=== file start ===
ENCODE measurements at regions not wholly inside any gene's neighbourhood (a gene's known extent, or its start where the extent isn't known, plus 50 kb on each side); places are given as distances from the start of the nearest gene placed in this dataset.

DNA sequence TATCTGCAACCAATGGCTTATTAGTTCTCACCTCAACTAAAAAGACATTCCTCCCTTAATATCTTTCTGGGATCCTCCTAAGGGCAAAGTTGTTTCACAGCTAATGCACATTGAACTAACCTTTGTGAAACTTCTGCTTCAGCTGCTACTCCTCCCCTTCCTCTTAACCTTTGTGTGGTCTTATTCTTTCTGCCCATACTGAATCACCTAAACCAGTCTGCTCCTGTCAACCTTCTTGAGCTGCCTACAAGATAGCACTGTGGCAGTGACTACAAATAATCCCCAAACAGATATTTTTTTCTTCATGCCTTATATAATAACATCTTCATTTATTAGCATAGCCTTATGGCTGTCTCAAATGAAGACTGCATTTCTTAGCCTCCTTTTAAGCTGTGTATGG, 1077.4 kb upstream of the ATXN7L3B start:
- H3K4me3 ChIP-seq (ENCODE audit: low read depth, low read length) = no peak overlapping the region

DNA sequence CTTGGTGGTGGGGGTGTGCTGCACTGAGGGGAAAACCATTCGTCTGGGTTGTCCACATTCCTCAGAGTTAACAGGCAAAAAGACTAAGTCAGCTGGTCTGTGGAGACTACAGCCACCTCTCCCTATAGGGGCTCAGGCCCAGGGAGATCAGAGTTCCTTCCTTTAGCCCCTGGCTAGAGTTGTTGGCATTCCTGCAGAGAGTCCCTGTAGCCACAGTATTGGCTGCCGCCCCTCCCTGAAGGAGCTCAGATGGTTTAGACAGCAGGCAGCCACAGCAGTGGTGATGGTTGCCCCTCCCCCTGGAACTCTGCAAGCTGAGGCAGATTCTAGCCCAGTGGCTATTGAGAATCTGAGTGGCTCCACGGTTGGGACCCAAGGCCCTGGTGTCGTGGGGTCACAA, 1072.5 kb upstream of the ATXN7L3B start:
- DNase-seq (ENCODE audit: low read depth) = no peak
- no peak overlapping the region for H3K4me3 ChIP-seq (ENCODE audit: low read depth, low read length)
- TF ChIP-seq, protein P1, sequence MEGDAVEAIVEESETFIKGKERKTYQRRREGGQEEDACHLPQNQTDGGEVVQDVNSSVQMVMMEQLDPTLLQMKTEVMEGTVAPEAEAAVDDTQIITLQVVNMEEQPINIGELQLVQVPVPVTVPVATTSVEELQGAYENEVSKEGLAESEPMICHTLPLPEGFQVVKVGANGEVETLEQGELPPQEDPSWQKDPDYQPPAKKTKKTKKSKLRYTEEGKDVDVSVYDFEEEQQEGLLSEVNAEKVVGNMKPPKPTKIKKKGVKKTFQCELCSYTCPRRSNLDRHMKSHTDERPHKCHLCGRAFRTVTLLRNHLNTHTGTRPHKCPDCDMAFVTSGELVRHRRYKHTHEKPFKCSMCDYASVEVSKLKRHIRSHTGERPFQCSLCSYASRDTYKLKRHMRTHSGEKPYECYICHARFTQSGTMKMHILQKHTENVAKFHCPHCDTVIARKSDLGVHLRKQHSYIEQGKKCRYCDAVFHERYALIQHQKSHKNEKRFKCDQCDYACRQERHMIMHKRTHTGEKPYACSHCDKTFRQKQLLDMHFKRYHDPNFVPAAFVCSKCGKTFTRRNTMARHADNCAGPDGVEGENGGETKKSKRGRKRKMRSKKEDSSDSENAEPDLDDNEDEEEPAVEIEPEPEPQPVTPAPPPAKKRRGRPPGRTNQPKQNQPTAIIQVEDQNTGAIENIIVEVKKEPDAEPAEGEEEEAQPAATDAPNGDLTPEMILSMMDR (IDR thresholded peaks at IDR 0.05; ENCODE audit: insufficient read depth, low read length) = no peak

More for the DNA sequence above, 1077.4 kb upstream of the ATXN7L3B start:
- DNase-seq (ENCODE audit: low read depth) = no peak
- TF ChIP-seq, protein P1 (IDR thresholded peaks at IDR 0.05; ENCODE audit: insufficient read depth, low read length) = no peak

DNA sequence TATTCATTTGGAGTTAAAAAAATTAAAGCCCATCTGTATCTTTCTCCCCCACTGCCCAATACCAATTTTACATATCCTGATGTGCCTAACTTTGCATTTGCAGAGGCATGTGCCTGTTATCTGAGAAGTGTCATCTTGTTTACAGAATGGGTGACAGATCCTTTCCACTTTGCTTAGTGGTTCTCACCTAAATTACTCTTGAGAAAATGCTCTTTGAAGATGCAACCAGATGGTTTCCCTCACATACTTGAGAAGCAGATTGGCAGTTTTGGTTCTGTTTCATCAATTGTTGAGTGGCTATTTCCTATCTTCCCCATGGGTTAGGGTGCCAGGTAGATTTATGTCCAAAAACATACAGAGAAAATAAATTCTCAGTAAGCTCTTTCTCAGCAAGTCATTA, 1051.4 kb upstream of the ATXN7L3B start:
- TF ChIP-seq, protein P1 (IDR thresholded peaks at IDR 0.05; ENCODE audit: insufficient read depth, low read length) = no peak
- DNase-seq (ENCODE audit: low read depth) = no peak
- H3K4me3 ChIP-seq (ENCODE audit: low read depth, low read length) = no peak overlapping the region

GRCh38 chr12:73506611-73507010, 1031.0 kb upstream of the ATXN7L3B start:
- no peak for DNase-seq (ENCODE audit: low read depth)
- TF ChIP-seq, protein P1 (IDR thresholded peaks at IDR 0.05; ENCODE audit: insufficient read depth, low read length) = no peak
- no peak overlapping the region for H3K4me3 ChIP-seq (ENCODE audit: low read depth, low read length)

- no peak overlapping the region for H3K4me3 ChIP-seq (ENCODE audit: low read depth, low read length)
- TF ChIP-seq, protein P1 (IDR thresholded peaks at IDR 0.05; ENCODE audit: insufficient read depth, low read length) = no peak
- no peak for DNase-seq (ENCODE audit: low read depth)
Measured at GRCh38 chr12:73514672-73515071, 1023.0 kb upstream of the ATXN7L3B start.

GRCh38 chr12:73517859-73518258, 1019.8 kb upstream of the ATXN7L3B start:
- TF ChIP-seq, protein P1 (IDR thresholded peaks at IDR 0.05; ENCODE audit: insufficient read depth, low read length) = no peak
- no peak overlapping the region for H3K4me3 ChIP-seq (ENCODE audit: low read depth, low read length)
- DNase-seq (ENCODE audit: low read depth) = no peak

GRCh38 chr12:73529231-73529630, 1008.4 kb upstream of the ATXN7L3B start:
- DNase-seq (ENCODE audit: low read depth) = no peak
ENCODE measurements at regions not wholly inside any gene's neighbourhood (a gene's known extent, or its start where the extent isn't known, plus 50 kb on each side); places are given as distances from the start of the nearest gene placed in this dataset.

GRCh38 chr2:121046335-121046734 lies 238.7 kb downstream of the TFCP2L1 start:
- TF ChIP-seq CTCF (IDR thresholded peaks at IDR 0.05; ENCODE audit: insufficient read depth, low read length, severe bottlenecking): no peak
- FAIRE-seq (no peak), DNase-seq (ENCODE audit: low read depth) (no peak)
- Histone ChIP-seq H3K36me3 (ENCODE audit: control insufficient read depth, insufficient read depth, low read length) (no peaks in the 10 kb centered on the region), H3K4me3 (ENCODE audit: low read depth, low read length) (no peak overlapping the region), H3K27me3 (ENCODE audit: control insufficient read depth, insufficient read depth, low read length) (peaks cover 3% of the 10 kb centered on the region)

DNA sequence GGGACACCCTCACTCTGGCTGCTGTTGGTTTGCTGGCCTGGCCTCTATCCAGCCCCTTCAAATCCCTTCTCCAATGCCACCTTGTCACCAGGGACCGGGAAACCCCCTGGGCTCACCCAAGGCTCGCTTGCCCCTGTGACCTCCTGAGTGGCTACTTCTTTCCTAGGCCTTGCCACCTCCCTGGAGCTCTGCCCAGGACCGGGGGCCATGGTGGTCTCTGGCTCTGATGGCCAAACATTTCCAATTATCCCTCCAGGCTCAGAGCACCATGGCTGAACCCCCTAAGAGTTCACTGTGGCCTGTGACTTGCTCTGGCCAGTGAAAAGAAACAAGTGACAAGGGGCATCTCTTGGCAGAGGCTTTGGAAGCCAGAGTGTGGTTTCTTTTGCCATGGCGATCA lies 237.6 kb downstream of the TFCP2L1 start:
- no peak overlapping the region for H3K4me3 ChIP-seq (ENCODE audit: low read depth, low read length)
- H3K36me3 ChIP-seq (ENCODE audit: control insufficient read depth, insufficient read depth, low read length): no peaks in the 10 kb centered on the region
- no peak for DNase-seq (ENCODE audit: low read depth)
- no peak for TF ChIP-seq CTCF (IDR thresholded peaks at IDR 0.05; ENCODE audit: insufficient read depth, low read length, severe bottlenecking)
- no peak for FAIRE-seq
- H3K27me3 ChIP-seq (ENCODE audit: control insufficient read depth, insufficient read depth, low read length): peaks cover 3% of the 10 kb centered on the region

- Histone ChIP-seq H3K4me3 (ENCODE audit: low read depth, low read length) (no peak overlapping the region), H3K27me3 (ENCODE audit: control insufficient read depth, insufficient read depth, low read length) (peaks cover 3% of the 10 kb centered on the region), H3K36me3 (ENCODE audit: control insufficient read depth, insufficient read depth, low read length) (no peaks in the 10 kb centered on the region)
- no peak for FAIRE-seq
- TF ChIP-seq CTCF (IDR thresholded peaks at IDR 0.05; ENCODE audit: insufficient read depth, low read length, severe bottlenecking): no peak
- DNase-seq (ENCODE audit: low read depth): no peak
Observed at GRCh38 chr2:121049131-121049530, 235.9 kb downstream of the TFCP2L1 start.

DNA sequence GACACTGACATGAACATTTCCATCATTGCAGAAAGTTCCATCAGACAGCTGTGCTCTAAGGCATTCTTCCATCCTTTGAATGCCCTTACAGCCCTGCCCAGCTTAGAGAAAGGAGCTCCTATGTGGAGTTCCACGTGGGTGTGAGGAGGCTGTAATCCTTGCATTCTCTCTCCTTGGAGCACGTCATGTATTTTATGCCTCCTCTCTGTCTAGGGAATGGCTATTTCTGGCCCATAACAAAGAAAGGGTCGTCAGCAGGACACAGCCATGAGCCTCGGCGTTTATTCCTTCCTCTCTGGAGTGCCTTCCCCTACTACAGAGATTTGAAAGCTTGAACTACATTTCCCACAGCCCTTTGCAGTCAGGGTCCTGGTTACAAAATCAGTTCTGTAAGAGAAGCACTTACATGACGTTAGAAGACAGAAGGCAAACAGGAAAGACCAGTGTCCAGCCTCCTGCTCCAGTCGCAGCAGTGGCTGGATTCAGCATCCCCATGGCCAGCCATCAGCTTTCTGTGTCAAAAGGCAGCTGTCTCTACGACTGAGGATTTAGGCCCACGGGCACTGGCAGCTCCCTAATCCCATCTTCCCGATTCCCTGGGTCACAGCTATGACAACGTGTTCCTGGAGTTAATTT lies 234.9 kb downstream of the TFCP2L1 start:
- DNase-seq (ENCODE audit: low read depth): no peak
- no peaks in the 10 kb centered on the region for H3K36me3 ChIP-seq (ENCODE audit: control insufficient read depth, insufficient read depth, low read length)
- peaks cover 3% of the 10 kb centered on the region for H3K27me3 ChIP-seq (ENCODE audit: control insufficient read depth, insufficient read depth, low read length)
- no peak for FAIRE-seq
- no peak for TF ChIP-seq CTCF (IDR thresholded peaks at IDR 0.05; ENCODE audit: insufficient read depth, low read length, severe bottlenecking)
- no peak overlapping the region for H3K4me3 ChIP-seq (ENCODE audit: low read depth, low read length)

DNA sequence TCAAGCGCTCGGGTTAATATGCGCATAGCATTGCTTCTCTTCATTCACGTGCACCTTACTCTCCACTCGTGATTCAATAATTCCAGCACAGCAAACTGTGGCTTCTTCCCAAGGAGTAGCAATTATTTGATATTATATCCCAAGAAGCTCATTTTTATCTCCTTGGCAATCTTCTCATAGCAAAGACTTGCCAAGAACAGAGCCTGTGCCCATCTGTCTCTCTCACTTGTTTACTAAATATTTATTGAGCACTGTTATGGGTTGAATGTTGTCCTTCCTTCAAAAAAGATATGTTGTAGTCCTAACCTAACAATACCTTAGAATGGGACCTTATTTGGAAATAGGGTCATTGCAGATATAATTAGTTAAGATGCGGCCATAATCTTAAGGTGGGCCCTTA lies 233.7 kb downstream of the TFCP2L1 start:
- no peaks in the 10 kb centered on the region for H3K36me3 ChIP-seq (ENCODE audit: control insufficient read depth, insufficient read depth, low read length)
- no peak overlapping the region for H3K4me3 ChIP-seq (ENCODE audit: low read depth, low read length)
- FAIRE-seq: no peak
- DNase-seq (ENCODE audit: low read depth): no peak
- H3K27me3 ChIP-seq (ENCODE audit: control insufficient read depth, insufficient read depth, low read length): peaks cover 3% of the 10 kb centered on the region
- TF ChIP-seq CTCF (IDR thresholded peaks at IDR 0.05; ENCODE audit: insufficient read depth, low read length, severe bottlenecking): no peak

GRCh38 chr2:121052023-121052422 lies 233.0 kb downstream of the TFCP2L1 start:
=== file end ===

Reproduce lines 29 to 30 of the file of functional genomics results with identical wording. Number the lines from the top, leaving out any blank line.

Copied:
ENCODE measurements at regions not wholly inside any gene's neighbourhood (a gene's known extent, or its start where the extent isn't known, plus 50 kb on each side); places are given as distances from the start of the nearest gene placed in this dataset.

GRCh38 chr2:121046335-121046734 lies 238.7 kb downstream of the TFCP2L1 start: